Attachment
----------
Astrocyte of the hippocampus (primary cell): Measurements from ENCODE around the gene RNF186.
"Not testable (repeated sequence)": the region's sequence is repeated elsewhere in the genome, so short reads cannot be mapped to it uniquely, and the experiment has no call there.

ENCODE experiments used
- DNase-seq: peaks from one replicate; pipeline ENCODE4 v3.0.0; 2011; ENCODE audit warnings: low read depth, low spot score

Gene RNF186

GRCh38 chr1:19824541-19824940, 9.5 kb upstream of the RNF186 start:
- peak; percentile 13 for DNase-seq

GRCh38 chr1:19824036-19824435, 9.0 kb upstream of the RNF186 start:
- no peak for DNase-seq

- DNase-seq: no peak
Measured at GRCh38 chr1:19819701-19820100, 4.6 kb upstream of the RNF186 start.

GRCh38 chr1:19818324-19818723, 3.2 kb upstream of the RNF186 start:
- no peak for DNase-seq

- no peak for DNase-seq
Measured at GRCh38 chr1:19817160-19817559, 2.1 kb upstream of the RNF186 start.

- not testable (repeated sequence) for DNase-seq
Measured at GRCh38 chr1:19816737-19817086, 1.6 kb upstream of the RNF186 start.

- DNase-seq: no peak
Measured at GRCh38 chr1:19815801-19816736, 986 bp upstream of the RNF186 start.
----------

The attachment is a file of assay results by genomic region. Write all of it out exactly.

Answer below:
Astrocyte of the hippocampus (primary cell): Measurements from ENCODE around the gene RNF186.
"Not testable (repeated sequence)": the region's sequence is repeated elsewhere in the genome, so short reads cannot be mapped to it uniquely, and the experiment has no call there.

ENCODE experiments used
- DNase-seq: peaks from one replicate; pipeline ENCODE4 v3.0.0; 2011; ENCODE audit warnings: low read depth, low spot score

Gene RNF186

GRCh38 chr1:19824541-19824940, 9.5 kb upstream of the RNF186 start:
- peak; percentile 13 for DNase-seq

GRCh38 chr1:19824036-19824435, 9.0 kb upstream of the RNF186 start:
- no peak for DNase-seq

- DNase-seq: no peak
Measured at GRCh38 chr1:19819701-19820100, 4.6 kb upstream of the RNF186 start.

GRCh38 chr1:19818324-19818723, 3.2 kb upstream of the RNF186 start:
- no peak for DNase-seq

- no peak for DNase-seq
Measured at GRCh38 chr1:19817160-19817559, 2.1 kb upstream of the RNF186 start.

- not testable (repeated sequence) for DNase-seq
Measured at GRCh38 chr1:19816737-19817086, 1.6 kb upstream of the RNF186 start.

- DNase-seq: no peak
Measured at GRCh38 chr1:19815801-19816736, 986 bp upstream of the RNF186 start.